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What You Should Know Before You Compliment My 'Skinny Body'

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It started as a retaliation to my pubescent body changing in ways I could not control. Wider hips, a soft layer of fat on my belly, breasts beginning to develop. Looking in the mirror, all I felt was disdain for the changes happening to me, despite my internal protests. So, I began to restrict my intake, trying to gain some semblance of control over my body once more. But as those of you who have anorexia nervosa will know, this only led to a downward spiral that markedly altered the course of my teen years.

I was engaging in a number of harmful behaviors – poring over so-called “thinspiration,” participating in toxic pro-ED communities, fasting desperately and religiously weighing myself every morning and night. I wouldn’t say I merely “grew out” of these behaviors, but by the time I was 18, I had managed to place myself upon the path of recovery. However, I experienced some traumatic life events in the last year and an unfortunate consequence was the reemergence of my anorexia. I have begun seeing a wonderful therapist weekly and I am once again trying to recover from this awful disorder. This time I have the help of a professional who is helping me undo the problematic patterns of thinking I have developed around food, my body, exercise and eating.

In my teen years, no one around me seemed to notice the physical and mental changes I had undergone. Upon my recent relapse however, friends and family have noticed my weight loss and the reactions have been mixed. Some do not believe I need treatment or should be trying to gain any weight, whereas some of my loved ones are very pleased I have realized how damaging my relapse could be and are glad I am seeking help.

What stuck out to me, though, was the reaction from a couple of people in my life who went so far as to compliment my body, telling me I look ‘well,’ that weight loss looks good on me and I have a beautiful figure they are envious of. This stunned me because even though I am not at the moment experiencing the most rational thought processes around my body, I know well enough I do not look good and my “figure” is not something others should strive for.

Here’s the reality. I am sick. I have restricted my intake until my body has been starved and I am now paying the price for that. I am cold all the time, a kind of cold that feels as if it is in my bones themselves. It has taken me twice the amount of time as my partner to recover from a virus that hit me so hard I was almost taken to the emergency department. My skin is dry and flaking, to the extent I need a medicated shampoo to control the embarrassing dryness that has developed on my scalp. My eyes look bruised constantly because of the permanent dark circles that have appeared in recent months. My nails are brittle and no amount of manicuring will prevent them from splitting and snapping. Social events and holidays are a nightmare because they inevitably include food in some shape or form and my neuroses around eating mean I can’t enjoy being around my loved ones because all I can think about are the number of calories in whatever I do manage to eat.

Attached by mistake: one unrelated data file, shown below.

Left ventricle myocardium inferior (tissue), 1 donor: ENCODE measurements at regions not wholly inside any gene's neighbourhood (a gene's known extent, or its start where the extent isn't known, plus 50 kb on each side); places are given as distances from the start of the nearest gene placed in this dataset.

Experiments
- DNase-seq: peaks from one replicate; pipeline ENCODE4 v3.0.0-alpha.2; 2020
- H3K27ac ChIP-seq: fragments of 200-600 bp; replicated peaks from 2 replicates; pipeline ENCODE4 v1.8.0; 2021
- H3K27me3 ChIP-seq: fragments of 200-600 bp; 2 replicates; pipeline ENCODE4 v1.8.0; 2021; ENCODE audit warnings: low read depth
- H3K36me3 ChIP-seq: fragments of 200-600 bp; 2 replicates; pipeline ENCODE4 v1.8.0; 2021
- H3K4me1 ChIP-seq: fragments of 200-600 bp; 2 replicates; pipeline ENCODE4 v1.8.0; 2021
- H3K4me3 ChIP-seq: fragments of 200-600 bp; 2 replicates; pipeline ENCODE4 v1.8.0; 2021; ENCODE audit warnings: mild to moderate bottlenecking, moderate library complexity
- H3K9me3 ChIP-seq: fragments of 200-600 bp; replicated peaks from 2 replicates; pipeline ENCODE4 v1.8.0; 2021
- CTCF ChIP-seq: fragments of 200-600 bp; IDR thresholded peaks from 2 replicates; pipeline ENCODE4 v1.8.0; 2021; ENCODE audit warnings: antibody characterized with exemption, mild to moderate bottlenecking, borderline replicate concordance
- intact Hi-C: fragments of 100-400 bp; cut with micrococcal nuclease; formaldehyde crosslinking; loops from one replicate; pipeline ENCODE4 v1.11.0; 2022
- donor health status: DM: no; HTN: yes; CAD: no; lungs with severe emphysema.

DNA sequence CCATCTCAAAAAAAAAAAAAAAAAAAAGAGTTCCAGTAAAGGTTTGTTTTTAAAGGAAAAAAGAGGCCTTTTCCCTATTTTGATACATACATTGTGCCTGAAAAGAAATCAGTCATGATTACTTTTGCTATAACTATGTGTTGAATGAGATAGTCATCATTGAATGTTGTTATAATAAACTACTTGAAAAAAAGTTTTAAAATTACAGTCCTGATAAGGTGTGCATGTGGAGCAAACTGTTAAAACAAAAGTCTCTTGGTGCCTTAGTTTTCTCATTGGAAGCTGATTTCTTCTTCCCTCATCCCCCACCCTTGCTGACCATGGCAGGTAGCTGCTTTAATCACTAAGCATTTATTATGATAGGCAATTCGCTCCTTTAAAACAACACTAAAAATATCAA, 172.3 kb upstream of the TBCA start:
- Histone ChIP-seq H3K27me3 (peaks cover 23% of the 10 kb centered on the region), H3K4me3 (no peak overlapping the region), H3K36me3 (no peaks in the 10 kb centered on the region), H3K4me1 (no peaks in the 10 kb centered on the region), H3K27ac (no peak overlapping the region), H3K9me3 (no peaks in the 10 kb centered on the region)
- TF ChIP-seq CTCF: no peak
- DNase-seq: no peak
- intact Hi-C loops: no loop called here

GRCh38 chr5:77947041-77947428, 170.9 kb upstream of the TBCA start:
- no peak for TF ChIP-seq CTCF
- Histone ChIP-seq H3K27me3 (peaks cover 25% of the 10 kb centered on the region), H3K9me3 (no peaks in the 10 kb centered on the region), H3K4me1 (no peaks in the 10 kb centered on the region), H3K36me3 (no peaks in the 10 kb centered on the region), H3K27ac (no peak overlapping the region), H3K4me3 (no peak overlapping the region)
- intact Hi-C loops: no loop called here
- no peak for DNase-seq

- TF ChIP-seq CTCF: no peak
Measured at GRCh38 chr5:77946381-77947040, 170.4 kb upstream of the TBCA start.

I could go on, but I think you get the picture. My body is a sick body, a body I now have to take great care of to help it recover. My anorexic body is not one to validate, to tell me I don’t need treatment. I know I do. My attitude towards food is incredibly unhealthy and I have to work with my therapist to reverse this. My anorexic body is not one you should envy. The body I will have in my recovery will be a body strong enough to take me through life as this one can’t yet. There is strength in acknowledging you have a problem and this is what I am trying to do.

To my loved ones, please don’t get mad at me for struggling but also please do not try to validate my unhealthy behaviors and thought processes. I need your support in fighting this illness, not your well-intentioned but misguided compliments. I am choosing recovery now. For the first time, I am ready to accept my eating disorder and begin a new life without it.

If you or someone you know is struggling with an eating disorder, you can call the National Eating Disorders Association Helpline at 1-800-931-2237.

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Image via Thinkstock.

Originally published: January 20, 2017
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